A man shares what he gone through and all the avenues to be successful in the soya industry.
By Julio Yap, Jr.
He and his wife Mary Ann had a rough road to travel before they were able to establish their business as soya cultivators and soybean processors. In September 2013, they started their KKK project with a modest amount of capital after completing a training session initiated by PhilMech. “KKK” stands for the names of their three children, Kyla, Kyle, and Kevin.
The couple now has a stable source of raw materials from their own farm in Mexico, Pampanga. Layson’s farm organically produces about 120 sacks of soybeans per cropping season—enough to supply the needs of their KKK venture. In addition, their KKK venture was also able to generate modest employment opportunities for several workers. Enterprising individuals have also benefited by selling the soya products in their respective areas.
Why soy?: When asked as to why he is pursuing his soya production advocacy by teaching others techniques for production and processing, Layson says that soya milk has the same amount of protein as cow’s milk, plus it can substitute for animal protein and other sources of dietary fiber, vitamins, and minerals. But unlike cow’s milk, soya milk has little saturated fat and no cholesterol.
He adds that soya milk contains no lactose, which makes it a good milk alternative for those who are lactose-intolerant. Soybean is also a good source of protein, fiber, calcium, lecithin, Omega-3, potassium, zinc, Vitamins C, B1, A, and E, and other health giving properties.
Sharing knowledge, and an advocacy: According to Layson, he has been regularly conducting livelihood seminars for free at his residence in Paco, Manila every Friday. He says that through the series of seminars, he shares invaluable techniques on how to cultivate soya organically, from land preparation, sowing, fertilization, weeding, and caring for the plants up to harvesting.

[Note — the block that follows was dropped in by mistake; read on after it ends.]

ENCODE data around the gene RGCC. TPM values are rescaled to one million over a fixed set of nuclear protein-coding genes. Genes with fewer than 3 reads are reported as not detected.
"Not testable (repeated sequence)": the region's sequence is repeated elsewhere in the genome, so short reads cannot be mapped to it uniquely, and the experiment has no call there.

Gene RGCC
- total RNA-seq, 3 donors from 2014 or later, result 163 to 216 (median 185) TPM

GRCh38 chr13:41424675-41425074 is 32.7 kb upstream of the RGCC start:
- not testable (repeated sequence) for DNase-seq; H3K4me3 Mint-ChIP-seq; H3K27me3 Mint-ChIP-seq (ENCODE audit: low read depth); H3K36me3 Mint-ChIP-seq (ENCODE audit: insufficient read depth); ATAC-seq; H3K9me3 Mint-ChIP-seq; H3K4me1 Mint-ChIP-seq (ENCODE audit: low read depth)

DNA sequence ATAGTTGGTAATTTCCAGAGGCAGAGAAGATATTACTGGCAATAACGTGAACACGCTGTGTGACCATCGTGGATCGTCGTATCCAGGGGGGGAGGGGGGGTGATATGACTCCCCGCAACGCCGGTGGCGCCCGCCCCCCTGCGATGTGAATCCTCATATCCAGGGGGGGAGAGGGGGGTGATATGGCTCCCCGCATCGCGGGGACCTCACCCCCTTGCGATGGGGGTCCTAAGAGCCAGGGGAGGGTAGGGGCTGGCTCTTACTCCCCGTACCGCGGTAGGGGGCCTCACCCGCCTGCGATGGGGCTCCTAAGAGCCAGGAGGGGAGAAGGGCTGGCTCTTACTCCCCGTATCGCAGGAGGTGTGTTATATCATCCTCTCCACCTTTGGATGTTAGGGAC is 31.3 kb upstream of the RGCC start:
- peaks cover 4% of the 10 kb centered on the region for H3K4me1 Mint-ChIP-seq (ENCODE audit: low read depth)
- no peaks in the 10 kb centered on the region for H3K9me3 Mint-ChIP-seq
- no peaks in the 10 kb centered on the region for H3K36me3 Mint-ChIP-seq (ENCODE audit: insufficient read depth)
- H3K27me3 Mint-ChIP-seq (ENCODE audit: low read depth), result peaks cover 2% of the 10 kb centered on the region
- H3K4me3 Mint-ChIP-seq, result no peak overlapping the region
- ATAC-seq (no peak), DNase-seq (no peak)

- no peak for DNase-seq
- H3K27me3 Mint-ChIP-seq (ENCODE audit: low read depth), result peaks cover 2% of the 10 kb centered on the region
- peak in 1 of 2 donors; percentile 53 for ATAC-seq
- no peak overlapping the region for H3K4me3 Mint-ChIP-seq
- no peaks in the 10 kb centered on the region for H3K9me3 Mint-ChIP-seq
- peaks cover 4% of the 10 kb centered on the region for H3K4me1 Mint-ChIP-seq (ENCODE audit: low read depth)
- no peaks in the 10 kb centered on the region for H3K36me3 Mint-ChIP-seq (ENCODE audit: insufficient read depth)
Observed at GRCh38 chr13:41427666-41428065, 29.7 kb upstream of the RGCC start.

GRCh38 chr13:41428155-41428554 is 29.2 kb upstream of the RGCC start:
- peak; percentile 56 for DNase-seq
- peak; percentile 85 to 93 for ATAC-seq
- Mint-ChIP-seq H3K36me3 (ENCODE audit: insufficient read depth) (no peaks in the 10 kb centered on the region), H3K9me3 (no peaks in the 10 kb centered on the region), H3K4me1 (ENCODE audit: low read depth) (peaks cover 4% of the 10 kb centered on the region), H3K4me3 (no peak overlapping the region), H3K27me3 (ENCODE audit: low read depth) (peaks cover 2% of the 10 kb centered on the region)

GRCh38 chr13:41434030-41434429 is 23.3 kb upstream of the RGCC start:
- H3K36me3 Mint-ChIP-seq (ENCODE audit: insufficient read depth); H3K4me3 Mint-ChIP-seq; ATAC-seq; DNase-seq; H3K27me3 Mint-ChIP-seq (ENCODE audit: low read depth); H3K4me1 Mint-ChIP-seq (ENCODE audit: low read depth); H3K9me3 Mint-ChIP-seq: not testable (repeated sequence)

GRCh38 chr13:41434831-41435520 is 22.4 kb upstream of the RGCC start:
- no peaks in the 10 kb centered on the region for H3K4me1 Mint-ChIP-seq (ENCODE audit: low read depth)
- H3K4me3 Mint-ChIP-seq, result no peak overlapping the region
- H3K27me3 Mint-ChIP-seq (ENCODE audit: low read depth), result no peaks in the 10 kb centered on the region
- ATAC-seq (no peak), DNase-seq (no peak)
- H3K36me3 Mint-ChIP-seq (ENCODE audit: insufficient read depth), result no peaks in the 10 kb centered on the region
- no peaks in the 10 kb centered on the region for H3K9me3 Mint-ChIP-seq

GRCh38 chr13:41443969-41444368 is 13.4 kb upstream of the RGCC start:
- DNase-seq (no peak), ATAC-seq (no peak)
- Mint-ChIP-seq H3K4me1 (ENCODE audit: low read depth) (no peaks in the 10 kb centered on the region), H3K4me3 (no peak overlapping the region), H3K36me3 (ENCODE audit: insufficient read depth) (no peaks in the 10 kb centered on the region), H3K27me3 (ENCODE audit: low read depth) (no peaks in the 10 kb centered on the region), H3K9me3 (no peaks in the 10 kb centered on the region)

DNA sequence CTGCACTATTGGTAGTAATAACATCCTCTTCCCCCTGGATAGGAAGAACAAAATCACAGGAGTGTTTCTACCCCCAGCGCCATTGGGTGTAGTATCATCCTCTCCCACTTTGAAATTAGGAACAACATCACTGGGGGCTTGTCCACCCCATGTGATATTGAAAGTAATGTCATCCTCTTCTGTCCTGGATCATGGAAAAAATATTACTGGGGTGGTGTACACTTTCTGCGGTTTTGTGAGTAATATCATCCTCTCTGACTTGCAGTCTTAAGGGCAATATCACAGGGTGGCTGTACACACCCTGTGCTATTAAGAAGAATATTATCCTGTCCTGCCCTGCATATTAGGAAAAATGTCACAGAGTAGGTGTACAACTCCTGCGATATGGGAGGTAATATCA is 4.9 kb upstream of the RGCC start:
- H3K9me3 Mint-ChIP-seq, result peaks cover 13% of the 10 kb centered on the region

After he discusses his techniques, Layson also shares how he processes soybeans into delectable and nutritious products, like soya milk, soya coffee, soya ice candy, and other related products. An estimated 90 percent of the country’s soybean requirements are imported, and only about 10 percent is produced locally. He believes that if soybeans can be produced locally and organically, it can be bought at more affordable prices compared to the imported product.
The free seminars are his way of helping promote the local soya industry. As part of this advocacy and a way of sharing his blessings—as he says he owes his success to God—he hopes to “… encourage other farmers and would-be farmers to venture into soya production and processing.”
He also wants to share “… what I have learned from the experts coming from the different government agencies like the Philippine Center for Postharvest Development and Mechanization (PhilMech), Central Luzon State University, and [the] Bureau of Agricultural Research (BAR), which is under the Department of Agriculture.”
Layson also said that without the timely assistance of PhilMech, he and his wife would not have the equipment they need to produce their nutritious products. “PhilMech trained me, and even lent the necessary equipment for me to produce soya milk.”
Those who want to participate in Layson’s free livelihood seminars, conducted at No. 1406 Sto. Sepulcro Street, Paco, Manila, from 9 a.m. to 12 noon every Friday may get in touch with him through mobile number 0917.867.5197.
This story appeared in Agriculture Monthly’s September 2017 issue.